Looks aren’t everything. But great proposal design makes a great first impression. Clean and professional graphics influence the evaluators’ perception of your business and its capabilities. Here are some ways to create better graphics.
Are there required fonts for graphics in your proposal? If not, Google Fonts are free and have many contemporary and clean typefaces that are far better than TNR or Arial. Here are a couple:
Roboto is a classic san-serif with a condensed version that’s perfect for graphics.
Merriweather is a great serif option for body copy and comes in a range of weights.
- Don’t use more than two fonts in your proposal—relegate one to text and one to graphics. The fonts above come with plenty of weights and with italics will give you more than enough options.
- Make sure white text on a dark background is legible on-screen and when printed. It can be more difficult for some readers to see.
- Remember, graphics add clarity and communicate what words alone can’t. Adding a lot of text to a graphic defeats the purpose. Let your graphics do the talking.
- When in doubt, make sure your graphics are large enough—always create them at full-size. Trying to enlarge an image in layout almost always results in pixelation or blurriness.
- Instead of pasting graphics into your MS Word layout, use Insert. This retains image resolution.
- Use stock photos for guaranteed image quality, and always download the high-resolution version of your images. Nothing looks shabbier than dark, muddy, or blurry imagery.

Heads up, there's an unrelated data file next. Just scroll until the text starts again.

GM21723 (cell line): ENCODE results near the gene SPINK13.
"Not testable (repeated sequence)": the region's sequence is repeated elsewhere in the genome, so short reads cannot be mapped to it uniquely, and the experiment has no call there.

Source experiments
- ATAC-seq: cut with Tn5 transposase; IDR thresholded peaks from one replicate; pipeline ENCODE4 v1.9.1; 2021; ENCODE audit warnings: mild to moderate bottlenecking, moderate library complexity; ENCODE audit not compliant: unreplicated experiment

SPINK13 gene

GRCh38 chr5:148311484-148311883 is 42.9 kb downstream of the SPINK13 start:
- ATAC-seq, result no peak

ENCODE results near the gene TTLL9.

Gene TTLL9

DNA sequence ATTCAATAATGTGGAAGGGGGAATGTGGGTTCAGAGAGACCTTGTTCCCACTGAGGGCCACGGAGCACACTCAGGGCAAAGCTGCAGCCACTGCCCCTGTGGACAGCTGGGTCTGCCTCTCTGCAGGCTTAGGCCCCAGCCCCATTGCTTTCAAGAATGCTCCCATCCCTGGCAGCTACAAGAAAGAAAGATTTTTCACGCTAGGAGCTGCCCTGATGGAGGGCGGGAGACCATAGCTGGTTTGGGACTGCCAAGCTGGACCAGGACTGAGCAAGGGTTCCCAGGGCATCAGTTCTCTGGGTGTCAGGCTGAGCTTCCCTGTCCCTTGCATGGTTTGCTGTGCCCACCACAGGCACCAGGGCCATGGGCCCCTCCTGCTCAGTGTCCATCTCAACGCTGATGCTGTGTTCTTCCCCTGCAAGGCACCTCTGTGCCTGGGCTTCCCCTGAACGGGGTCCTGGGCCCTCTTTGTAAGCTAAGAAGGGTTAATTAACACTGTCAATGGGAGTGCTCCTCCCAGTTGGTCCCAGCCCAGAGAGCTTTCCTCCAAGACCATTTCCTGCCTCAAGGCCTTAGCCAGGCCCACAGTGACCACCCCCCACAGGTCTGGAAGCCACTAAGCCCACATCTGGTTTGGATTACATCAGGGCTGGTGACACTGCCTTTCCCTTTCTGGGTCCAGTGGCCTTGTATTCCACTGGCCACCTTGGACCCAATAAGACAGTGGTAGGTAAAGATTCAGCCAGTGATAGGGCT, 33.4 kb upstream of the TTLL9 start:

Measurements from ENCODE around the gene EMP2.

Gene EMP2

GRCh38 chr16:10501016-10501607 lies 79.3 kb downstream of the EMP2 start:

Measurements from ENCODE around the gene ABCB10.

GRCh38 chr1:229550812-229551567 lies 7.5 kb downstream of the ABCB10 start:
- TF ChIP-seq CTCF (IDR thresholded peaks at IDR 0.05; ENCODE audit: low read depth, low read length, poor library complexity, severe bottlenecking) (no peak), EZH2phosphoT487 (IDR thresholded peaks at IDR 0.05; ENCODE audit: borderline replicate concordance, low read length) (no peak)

If you follow these rules, your graphics will render well even when printed.
- Keep it classic. Just because you can make a pie chart 3D doesn’t mean you should. Steer away from other distracting effects like drop shadows and bevels.
- Keep it clean. Sometimes graphics need to be complex to display complex data. But they don’t need to be cluttered. Look at them with a critical eye and eliminate excess graphic elements. Take a look at this bar graph:
In the simplified version below, the y-axis, background lines, and hash marks on the x-axis were all removed. The remaining elements were spaced out a bit to give them some breathing room, and color was used more strategically to emphasize certain data. With less visual clutter, the entire graph could be made a bit smaller.
The same principles above apply to tables. Most of the vertical and horizontal grid lines can be removed altogether. Here’s the same table, before and after:
In the After version, you’ll notice that the colors were simplified as well. Only one color was used, with some shading. Reducing the visual clutter made it more attractive and easier to read.
Keep it interesting. It’s not a bad idea to mix things up a bit. The pie chart below has a few graphic tweaks that make it more interesting but just as easy to read. Notice that it uses only shades of two similar colors. There’s plenty of contrast, but the colors aren’t too bright or distracting.
Creating a visually pleasing proposal can be tough. But applying these design and layout tricks to your next proposal will give your business a boost over the competition.